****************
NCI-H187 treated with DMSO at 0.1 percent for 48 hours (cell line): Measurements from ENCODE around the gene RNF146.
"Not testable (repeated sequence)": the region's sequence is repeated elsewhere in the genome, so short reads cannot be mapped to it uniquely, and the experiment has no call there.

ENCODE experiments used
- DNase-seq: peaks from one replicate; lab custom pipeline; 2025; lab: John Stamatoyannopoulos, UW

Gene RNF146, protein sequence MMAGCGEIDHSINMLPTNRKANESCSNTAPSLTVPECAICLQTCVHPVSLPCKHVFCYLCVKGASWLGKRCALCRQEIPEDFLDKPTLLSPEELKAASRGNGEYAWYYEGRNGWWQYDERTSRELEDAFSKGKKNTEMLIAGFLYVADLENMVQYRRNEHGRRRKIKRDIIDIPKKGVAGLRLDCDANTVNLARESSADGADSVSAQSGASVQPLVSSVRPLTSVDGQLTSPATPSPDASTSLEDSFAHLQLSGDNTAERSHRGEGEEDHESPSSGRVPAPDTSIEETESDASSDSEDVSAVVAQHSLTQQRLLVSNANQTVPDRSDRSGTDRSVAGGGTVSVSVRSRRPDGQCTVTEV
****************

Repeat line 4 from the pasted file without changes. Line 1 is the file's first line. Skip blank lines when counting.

- DNase-seq: peaks from one replicate; lab custom pipeline; 2025; lab: John Stamatoyannopoulos, UW